One of the things I find kind of interesting about how gaming culture in general has developed over time is how people feel about “arcade games”.
Back in the 8- and 16-bit eras of computers and consoles that I grew up with, the seemingly unattainable dream was to have “the arcade experience at home” — or, well, more accurately, an authentic arcade experience at home. This was kind of strange when you think about it, because a lot of home computer and console games already offered experiences of greater complexity, depth and duration than your average quarter-muncher, but still the dream persisted.
Once we got to a stage where our home gaming hardware was more than up to the job of providing an “arcade-perfect” experience, however, many people had become so accustomed to those longer, deeper experiences that the dream of “arcade games” kind of fell by the wayside for a significant proportion of the gaming audience. And consequently, I suspect a fair few people missed out on highly enjoyable cheese like Sega’s Ghost Squad.
Continue reading Wii Essentials: Ghost Squad
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Gal*Gun Double Peace was one of the most pleasant surprises I’ve had in my gaming career.
Going into it, I already knew I was going to enjoy the inherently silly concept of “shooting” cute girls with pheromones until they collapsed in a quasi-orgasmic state, but what I wasn’t quite prepared for was the fact that besides the absurd premise, the game was actually both very solid indeed from both mechanical and narrative perspectives. In retrospect, given the developer, this should never have been in any doubt, of course, but it was still nice to discover.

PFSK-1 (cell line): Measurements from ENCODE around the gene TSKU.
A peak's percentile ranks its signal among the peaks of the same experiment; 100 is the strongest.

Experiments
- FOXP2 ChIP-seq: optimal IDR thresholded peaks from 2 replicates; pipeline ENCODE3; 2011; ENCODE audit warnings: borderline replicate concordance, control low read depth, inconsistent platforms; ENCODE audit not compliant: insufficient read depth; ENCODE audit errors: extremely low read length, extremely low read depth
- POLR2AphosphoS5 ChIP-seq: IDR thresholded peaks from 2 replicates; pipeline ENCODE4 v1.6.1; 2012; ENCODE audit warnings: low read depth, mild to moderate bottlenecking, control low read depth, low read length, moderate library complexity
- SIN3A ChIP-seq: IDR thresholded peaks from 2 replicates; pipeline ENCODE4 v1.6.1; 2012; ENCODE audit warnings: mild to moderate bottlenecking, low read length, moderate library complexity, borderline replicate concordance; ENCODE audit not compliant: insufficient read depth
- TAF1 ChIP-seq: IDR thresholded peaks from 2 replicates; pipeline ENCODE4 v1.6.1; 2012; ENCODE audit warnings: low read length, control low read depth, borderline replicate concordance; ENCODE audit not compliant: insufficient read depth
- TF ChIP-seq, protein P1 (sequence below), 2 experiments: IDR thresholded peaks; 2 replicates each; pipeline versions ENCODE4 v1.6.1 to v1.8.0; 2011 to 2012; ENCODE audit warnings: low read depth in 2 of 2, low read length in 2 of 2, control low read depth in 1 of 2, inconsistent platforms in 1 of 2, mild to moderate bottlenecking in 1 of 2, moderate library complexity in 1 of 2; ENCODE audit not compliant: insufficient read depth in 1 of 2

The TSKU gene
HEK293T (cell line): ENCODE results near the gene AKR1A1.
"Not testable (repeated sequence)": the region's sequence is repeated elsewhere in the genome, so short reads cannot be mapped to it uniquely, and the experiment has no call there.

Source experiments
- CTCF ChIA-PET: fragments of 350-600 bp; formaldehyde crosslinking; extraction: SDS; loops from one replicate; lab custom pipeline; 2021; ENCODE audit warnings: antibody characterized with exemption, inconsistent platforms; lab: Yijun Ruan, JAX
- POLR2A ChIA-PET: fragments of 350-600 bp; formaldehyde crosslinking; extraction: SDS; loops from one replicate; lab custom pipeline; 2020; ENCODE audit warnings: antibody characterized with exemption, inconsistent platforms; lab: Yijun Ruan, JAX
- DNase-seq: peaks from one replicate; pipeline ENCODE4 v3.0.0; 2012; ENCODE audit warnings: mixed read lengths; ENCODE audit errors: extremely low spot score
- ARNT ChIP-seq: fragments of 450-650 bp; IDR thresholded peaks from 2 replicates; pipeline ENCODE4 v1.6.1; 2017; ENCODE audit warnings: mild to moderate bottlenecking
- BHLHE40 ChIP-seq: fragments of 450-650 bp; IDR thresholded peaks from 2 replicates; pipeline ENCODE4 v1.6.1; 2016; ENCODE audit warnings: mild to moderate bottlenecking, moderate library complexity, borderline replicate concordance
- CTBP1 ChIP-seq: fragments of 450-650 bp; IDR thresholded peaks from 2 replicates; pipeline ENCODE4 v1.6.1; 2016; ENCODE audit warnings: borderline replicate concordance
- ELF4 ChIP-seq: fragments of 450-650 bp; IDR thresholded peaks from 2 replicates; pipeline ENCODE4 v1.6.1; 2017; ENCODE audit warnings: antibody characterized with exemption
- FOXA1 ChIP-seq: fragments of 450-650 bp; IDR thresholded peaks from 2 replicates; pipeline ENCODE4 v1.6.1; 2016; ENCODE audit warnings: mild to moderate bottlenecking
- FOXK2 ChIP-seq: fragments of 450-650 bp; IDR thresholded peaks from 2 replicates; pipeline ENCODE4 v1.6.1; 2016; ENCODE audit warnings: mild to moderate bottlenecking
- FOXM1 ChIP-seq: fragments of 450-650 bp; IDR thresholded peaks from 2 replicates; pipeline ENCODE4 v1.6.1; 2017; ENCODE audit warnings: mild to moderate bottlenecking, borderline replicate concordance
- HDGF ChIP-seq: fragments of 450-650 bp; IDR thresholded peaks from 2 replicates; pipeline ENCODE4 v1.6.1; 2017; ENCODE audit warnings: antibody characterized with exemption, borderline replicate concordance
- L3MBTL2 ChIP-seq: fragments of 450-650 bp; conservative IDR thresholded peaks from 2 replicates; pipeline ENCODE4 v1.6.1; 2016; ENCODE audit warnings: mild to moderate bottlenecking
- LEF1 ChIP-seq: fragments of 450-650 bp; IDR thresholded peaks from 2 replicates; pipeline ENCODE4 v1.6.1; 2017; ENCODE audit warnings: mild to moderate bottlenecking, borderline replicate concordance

Now, two years later, we’re presented with a sequel: Gal*Gun 2, the third game in the franchise after the Japan-only original and Double Peace, our first encounter with the series in the West. How do you follow those? Well, read on.
Continue reading Gal*Gun 2: Introduction
Although Gal*Gun Double Peace has the trappings of an arcade-style light-gun shooter, there’s a lot more going on in the game than simply pointing and shooting.
We no longer live in an age where a release like Namco’s original PlayStation port of Time Crisis is acceptable to modern consumers, at least at full retail price; players need more than just a basic game that takes 20 minutes to play through from start to finish and doesn’t vary significantly each time you play.
Fortunately, Gal*Gun Double Peace has plenty to offer those who are willing to put some time in, and it’s a fine example of Inti Creates’ talent for creating games that are simple to pick up but tricky to master completely.
Continue reading Gal*Gun: Dating on Rails
With the advent of HDTVs and their different method of producing an image compared to old-school CRTs, one genre of game has largely fallen by the wayside: the light-gun shooter.
With that said, however, there are a number of developers out there keeping the soul — if not the exact execution — of this classic arcade genre alive, and with most gamers tending to demand more than a simple 20-minute arcade-style game for their money these days, they often have a ton of hidden depth behind the traditional “point and shoot” gameplay.
Gal*Gun: Double Peace is one of the most potent examples of a developer taking what is, at heart, a very simple, straightforward style of game and adding a ton of depth, replayability and longevity to it. We’ve certainly come a long way since Operation Wolf, that’s for sure.
Continue reading Gal*Gun: Introduction and History